Tumor size and ciliary body involvement are 2 evidence-based characteristics suggesting that diffuse iris melanomas may be particularly lethal (1, 2, 14, 18, 19). Often presenting as unilateral glaucoma, these tumors have been diagnosed after enucleation or (more recently) treated with glaucoma stents or tubes (20). It is reasonable to assume that a simple, relatively noninvasive method to diagnose diffuse iris melanoma can allow for newly reported vision- and eye-sparing anterior segment radiation therapy (21, 22).

This study demonstrates that multifocal iris biopsies can be performed through a solitary sub-millimeter clear corneal incision utilizing a 25-G aspiration cutter. No patient lost visual acuity, developed biopsy-related glaucoma, or had hyphema. In fact, 75% of patients showed reduced intraocular pressure (Tab. II). This technique has been found particularly helpful for the diagnosis of diffuse, multifocal iris melanoma. In this series, a pathologic diagnosis was achieved in all cases.

Unlike transscleral or transvitreal biopsy of posterior segment tumors, a transcorneal biopsy approach obviates any risk of subconjunctival tumor seeding. As compared to fine-needle aspiration biopsy, where cells are aspirated through a sharp needle, extension tubing, and into a 5- or 10-mL syringe, our technique uses a blunt aspiration cutter, machine-controlled aspiration, and cutting. In this series shows, as does our prior published experience, MFIT is associated with minimal risk of secondary hyphema and its sequelae. However, should hemorrhage occur, the aspiration cutter can be used to evacuate blood.

However, we must consider that the use of a single 25-G aspiration cutter for multiple biopsies is not perfect. Though the aspiration cutter was irrigated between biopsies, there exists the possibility of retained cells migrated to slides of subsequent biopsy sites. Though the viscoelastic was removed at the end of the procedure, there exists a risk of postoperative glaucoma in eyes at risk. Finally, unlike standard iridectomy or iridocyclectomy, MFIT yields less tissue for histopathologic evaluation of local invasion.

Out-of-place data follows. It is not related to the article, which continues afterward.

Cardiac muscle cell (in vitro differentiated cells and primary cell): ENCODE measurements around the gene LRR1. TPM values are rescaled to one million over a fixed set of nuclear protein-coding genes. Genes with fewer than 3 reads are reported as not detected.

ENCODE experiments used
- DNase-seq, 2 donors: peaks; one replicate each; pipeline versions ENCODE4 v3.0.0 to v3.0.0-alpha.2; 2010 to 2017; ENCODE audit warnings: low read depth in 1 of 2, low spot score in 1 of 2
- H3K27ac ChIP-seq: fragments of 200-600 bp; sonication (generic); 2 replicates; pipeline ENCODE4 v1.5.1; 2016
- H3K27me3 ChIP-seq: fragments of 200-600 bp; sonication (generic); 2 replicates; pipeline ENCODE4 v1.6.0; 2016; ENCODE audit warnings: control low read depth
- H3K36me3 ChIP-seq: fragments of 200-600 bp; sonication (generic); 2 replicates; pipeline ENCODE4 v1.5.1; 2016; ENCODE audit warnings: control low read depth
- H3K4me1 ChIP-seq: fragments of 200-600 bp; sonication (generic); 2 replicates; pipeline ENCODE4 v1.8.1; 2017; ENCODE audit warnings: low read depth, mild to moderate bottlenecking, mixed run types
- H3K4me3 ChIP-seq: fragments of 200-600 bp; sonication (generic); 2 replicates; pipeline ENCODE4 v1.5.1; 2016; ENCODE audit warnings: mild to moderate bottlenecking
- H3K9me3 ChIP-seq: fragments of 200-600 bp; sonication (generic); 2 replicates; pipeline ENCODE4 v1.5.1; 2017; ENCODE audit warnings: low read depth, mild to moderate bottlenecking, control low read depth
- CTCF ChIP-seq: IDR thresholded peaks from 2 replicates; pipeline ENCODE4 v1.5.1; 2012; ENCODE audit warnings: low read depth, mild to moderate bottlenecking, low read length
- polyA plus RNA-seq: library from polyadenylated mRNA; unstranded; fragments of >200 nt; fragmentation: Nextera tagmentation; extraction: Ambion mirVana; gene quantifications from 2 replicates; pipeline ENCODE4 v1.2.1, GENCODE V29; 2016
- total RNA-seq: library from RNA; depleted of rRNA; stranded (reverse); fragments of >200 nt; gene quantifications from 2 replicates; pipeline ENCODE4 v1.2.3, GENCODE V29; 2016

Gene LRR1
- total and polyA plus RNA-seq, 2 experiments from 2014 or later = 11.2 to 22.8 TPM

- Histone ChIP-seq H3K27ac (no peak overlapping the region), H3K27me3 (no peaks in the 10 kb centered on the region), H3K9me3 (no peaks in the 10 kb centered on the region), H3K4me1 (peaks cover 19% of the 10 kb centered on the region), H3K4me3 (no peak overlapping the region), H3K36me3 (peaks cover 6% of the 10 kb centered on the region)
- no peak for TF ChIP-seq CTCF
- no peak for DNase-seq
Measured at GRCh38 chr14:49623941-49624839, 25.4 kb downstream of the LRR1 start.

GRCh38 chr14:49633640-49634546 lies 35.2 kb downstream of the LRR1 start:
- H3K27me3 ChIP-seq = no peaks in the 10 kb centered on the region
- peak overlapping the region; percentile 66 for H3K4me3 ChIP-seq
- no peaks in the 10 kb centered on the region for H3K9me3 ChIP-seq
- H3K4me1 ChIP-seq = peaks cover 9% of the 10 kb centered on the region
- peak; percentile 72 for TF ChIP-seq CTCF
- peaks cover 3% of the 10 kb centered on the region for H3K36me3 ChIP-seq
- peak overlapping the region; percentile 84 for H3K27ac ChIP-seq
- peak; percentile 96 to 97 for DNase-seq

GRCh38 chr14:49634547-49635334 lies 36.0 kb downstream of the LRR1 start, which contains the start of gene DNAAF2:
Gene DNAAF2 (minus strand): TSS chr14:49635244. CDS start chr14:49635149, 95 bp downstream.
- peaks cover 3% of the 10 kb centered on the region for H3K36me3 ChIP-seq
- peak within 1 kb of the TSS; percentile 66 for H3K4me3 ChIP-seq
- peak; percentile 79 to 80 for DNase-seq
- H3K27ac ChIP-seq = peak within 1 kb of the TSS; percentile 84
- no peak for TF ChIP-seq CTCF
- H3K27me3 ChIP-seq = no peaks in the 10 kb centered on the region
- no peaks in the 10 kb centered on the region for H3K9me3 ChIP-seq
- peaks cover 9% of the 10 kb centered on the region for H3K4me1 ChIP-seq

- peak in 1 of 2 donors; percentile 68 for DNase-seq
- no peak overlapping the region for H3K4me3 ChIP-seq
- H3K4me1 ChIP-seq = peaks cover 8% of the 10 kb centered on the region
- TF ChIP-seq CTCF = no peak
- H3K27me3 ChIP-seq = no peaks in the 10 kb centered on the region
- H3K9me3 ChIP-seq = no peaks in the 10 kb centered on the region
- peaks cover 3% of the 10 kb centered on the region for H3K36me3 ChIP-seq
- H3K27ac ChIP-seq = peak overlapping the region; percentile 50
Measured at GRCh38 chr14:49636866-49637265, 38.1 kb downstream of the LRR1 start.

Vitreous cutters have also been employed to perform iridectomy for tumor biopsy and treatment for narrow angle glaucoma (23) Ghanem et al (5) used a cutter during phacoemulsification in patients with iridoschisis. Fastenberg et al (24) and Bechrakis et al (25) used a vitreous cutter-based system for biopsy of indeterminate intraocular tumors (some of which were located in the iris).

The MFIT is different from that described by these authors. It utilizes a single 25-G aspiration cutter probe to perform multiple iridectomy biopsies through a single 1-mm incision (under sodium hyaluronate 1%). Unlike the Ghanem technique, there is no scleral phacoemulsification incision or irrigation. Similarly, Bechrakis et al (24) employed a relatively large aspiration cutter (20-G) and a 21-G infusion cannula (to maintain anterior chamber depth). These corneal incisions were reported to require closure with 10-0 nylon sutures. Clearly, irrigation can make harvesting iris tumor fragments more difficult.

Herein, we report on the use of a 25-G aspiration cutter to perform minimally invasive biopsy of diffuse melanocytic iris tumors through a solitary 1-mm incision.

Acknowledgment

Drs. Kimberly J. Chin, Ekaterina Semenova, and Codrin Iacob contributed to patient care.

Disclosures

Financial support: This research was supported by The Eye Cancer Foundation (http://eyecancerfoundation.net), New York, NY, USA.
Conflict of interest: None of the authors has conflict of interest with this submission.
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Authors

Affiliations

  • The New York Eye Cancer Center, New York, NY - USA
  • New York Eye and Ear Infirmary of Mt. Sinai, New York, NY - USA
  • New York University School of Medicine, New York, NY - USA